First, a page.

Vaginal pain is an issue that most patients aren’t comfortable discussing. Some surveys show that close to 10% of women between 18 and 40 have experienced vaginal pain lasting more than 3 months at some time during their life. What is more troubling is that less than 60% of those women discussed the issue with […]
The human vagina is usually a well-balanced eco-system consisting of lactobacillus and other bacteria and yeast which are held in check by low pH levels. But when imbalances occur in the vaginal eco-system, itching, burning, swelling and pain begin to interfere, causing annoying problems. The resulting irritation to the vulva (the sensitive skin surrounding the vagina) can become maddening.
Causes of Vulvovaginitis
- Yeast imbalances, bacterial substitutions and infestations, and sexually-transmitted diseases can cause vulvovaginitis.
- Chronic inflammatory skin disorders (including autoimmune responses) can be a cause although it is not as common.
- Most episodes of Vulvovaginitis are caused by allergic reactions brought on by things like overly-aggressive washing, frequent pad use, certain soaps, detergents and fabric softeners, douche, feminine hygiene products, condoms, spermicides, shaving, waxing, and laser treatments. These can cause contact reactions that change the finely-tuned pH balance that protects the area.
- Yeasts occur naturally in low numbers in the nether regions, but certain antibiotics, tight clothing, and prolonged exposure to moist clothing (workout gear, swimsuits, etc.) can cause yeast populations to skyrocket, causing inflammation (clinical term, vulvovaginitis).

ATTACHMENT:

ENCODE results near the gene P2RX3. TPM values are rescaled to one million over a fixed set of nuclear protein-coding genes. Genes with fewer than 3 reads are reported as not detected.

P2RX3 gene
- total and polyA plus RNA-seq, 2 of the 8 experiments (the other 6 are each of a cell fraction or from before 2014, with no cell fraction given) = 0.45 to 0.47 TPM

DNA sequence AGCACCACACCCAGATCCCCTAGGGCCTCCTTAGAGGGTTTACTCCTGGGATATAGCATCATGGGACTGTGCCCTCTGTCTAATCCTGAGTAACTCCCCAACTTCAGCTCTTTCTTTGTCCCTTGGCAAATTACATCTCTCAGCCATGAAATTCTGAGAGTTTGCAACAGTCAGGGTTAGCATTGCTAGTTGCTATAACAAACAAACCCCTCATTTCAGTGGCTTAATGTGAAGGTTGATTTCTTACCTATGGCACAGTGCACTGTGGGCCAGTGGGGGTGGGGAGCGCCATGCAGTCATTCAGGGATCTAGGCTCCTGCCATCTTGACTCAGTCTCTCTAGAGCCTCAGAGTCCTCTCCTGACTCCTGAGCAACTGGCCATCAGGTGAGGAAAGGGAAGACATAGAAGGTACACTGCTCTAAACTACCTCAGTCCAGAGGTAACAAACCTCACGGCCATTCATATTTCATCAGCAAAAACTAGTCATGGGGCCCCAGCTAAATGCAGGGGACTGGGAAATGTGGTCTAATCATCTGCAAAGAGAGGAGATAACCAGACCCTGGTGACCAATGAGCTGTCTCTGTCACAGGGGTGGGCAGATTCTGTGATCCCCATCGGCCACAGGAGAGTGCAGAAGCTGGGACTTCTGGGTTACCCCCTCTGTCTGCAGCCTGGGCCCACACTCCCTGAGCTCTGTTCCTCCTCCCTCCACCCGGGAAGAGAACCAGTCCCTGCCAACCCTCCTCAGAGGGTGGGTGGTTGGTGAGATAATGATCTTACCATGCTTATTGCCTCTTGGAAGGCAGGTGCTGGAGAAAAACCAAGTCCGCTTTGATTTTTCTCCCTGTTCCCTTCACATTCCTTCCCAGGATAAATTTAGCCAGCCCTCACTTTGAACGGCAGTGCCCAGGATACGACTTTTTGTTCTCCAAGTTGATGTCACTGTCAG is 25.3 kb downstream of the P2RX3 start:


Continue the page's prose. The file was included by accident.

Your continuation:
- Sexually-transmitted diseases (especially herpes and trichomonas) can cause itching and burning.
- Several chronic skin conditions can cause prolonged itching and irritation. Although many of these frustrating conditions will respond positively to topical steroidal creams, it’s best to get a professional opinion before buying anything over the counter, especially if you’re experiencing unusual symptoms for the first time. Occasionally a biopsy is needed to determine the exact cause and proper treatment for vulvovaginitis.
How to Reduce the Risk of Vulvovaginitis
- Avoid scented tampons and pads
- try a hypoallergenic substitute
- consider changing birth control methods if you’re using condoms or spermicides
- avoid deodorant and harsh soaps when washing your body and underclothes
- avoid shaving the area if irritation is a common response to the activity
- change out of sweaty, soiled, damp workout gear and swim wear quickly
- don’t dress in too-tight clothing
- take an over-the-counter probiotic daily (i.e., Culturelle) to encourage proper bacterial colonization